Flyers’ top prospects offer a bright future

Joel Farabee

When a new GM faces the challenge of maintaining his predecessor’s second-ranked, “A” (The Hockey News, 2018) development system, it helps to have a last name like Fletcher.

Yet it wouldn’t matter if your first name is Chuck or Cliff, a member of the Hockey Hall of Fame. Keeping that high rank will take some work.

Chuck, replacing ex-Flyers GM Ron Hextall, and his assistant, Brent Flahr, have hit the ground running.

“We have a lot of different types of players, which is great,’’ said Flahr.  “The volume of prospects is important, it’s just our job now to develop them properly.’’

Here is how The Hockey News ranks the Flyers’ Top 10 for its upcoming Future Watch edition:


  1. Joel Farabee, LW, 19, 6-1, 170, Boston University, (Hockey East), how acquired: 2018 draft, 14th overall. Farabee seemed to get off to a bit of a slow start in his freshman year at Boston University but a strong performance at World Junior Championships, featuring a hat trick against Kazakhstan, provided a boost to his confidence. “Since late December, he’s really started to go,’’ Flahr said. “The start of the season was a bit of a challenge for him, stepping into college against older guys. He’s a smart offensive player, complements good centers.’’


  1. Morgan Frost, C, 19, 6-0, 185, Soo Greyhounds (OHL), how acquired: 2017 draft, 27th overall: When the Flyers traded Brayden Schenn to St. Louis at the 2017 draft, they insisted on a first-round pick with Frost in mind, said Hextall at the time. “For a smaller guy, he has all the attributes to make it (to the NHL),’’ Flahr said. “He’s got the hands, the vision, the offensive instincts. He has a lot of offensive tools that you just can’t teach. It’s just a matter of rounding out his game.’’


  1. Philippe Myers, D, 22, 6-5, 202, Flyers (NHL), how acquired: Signed free agent, Sept. 21, 2015: The fact that Myers went undrafted continues to perplex talent evaluators both inside and outside of the Flyers’ organization. “He’s the type of kid where everyone (scouts) would like to do a do-over,’’ Flahr said. “He’s made the most of it since his draft year. He just worked at his game, got stronger and his game dramatically improved.’’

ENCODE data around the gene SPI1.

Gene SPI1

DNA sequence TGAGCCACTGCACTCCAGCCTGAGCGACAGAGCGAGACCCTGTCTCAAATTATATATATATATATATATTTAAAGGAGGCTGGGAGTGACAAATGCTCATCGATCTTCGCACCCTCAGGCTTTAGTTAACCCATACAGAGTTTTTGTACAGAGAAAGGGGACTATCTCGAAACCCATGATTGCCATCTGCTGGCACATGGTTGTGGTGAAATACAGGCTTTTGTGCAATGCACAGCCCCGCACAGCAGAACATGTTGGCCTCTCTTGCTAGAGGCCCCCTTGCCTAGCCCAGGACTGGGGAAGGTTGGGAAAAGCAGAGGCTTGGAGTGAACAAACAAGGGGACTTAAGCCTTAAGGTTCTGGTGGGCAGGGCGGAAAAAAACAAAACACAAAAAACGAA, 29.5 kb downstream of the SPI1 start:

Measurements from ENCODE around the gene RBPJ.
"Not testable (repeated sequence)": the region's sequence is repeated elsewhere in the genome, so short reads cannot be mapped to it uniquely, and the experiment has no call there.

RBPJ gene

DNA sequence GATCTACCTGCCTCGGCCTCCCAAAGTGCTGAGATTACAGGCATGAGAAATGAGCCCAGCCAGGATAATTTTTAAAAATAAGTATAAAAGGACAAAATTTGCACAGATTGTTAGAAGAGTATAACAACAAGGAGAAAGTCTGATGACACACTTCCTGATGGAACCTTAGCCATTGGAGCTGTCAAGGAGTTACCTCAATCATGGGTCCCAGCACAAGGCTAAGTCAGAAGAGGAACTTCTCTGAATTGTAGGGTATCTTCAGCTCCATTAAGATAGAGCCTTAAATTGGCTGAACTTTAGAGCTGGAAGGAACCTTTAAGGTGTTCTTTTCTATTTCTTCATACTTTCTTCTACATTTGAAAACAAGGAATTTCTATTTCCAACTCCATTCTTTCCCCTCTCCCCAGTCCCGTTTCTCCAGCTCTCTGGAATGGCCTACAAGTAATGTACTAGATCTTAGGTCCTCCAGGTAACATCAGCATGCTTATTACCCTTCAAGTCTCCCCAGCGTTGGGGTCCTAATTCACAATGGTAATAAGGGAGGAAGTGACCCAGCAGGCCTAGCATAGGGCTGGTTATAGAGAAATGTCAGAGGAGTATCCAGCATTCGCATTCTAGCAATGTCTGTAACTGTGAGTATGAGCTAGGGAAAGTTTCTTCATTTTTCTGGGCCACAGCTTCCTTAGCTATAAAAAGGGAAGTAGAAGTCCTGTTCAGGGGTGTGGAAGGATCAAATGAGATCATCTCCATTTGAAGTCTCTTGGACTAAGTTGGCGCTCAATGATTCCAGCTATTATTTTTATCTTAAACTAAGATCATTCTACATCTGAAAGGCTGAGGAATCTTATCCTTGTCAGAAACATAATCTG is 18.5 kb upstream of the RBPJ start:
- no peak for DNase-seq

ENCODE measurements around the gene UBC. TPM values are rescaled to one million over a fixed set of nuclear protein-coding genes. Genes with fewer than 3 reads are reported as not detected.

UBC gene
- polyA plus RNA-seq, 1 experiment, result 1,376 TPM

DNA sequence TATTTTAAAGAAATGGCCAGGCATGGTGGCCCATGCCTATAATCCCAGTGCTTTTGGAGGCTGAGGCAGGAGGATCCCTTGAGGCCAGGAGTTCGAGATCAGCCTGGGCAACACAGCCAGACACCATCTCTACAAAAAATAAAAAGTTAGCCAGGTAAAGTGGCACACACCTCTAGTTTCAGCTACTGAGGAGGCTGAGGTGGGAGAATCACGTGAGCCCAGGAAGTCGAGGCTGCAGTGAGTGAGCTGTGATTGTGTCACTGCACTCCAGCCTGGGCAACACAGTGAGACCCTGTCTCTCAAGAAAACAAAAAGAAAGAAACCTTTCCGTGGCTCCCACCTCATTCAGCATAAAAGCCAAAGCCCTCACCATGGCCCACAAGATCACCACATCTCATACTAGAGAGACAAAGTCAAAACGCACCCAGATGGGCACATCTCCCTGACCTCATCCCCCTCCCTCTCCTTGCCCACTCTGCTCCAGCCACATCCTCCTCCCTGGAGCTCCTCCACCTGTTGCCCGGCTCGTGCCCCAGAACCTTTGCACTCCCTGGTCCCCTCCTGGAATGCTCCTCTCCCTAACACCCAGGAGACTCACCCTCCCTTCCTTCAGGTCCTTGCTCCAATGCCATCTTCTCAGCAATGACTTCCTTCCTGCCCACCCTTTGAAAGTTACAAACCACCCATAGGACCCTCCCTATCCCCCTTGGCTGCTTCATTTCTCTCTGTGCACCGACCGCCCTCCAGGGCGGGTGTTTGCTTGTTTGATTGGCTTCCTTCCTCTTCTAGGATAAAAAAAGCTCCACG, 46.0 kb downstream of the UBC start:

1. Isaac Ratcliffe, LW, 20, 6-6, 204, Guelph (OHL), how acquired: 2017 draft, 35th overall: Ratcliffe has been impressive at Flyers’ development camps, skating quite well for a player his size. He’s averaged better than a point per game for Guelph the past two seasons. “He’s a massive winger,’’ noted Flahr. “He still has a lot of room to fill out, get stronger. But you can’t teach 6-6. He’s got good hands for a big man. And he really shoots the puck. I think his skating is coming. His top-end speed has always been fine.’’


  1. Wade Allison, RW, 21, 6-2, 205, Western Michigan (NCHC), how acquired: 2016 draft, 52nd overall: The Roland, Manitoba native is a bit of a throwback to the days of Holmgren, Tocchet and Dineen – in other words, a power forward with a visible edge to his game. Has overcome an ACL injury. “He’s a big, strong kid who plays straight lines,’’ Flahr said. “And he can really shoot the puck, drive hard to the net. He’s obviously got power forward potential.’’


  1. German Rubtsov, C, 20, 6-0, 190, Lehigh Valley Phantoms (AHL), how acquired: 2016 draft, 22nd overall: Out for season (shoulder surgery). Scouts say: Good defense sometimes hinders offense.


  1. Jay O’Brien, C, 19, 5-10, 174, Providence College (Hockey East), 2018 draft, 19th overall: Flyers like his skill set. Hampered by injuries. Patience required.


  1. Wyatt Kalynuk, D, 21, 6-1, 180, University of Wisconsin (Big 10), how acquired: 2017 draft, 196th overall. Late bloomer. Needs to add weight. Has flourished in the Badger system.


  1. Tanner Lacynski, C, 21, 6-1, 191, Ohio State University (Big 10), how acquired: 2016 draft, 169th overall: Flahr likes what he sees. “Big heart, gamer, comes to play. Coachable.’’


  1. Noah Cates, LW, 20, 6-1, 179, University of Minnesota-Duluth (NCHC), how acquired: 2017 draft, 137th overall: Smart, energetic, character player. Made strong impression at the WJC. Rapid improvement.

>Ironmen one and all

Jake Voracek’s recent streak of 242 consecutive games came within eight of putting him on the Flyers’ Top 10 alltime ironman list a second time, which would be a first for the franchise.

Claude Giroux’s 231 straight (prior to Saturday’s game) now take over the active lead on the Flyers’ roster.

Giroux has a chance to become the first to crack the Top 10, but since there are only 15 games left in the season, that will have to wait until next year.

Here is the Top 10 alltime Flyers’ ironmen:

>1. Rod Brind’Amour, 484.

>2. Wayne Simmonds, 418.

>3. Rick MacLeish, 330.

>4. John LeClair, 317.

>5. (tie) Jake Voracek, Jeff Carter, 286.

>7. Ross Lonsberry, 284.

>8. Bobby Clarke, 276.

>9. Claude Giroux, 252.

>10. Brian Propp, 250.

It should be noted Clarke and MacLeish played their Flyers’ careers without helmets.



Avatar photo
About Wayne Fish 2446 Articles
Wayne Fish has been covering the Flyers since 1976, a stint which includes 18 Stanley Cup Finals, four Winter Olympics and numerous other international events.

Be the first to comment

Leave a Reply

Your email address will not be published.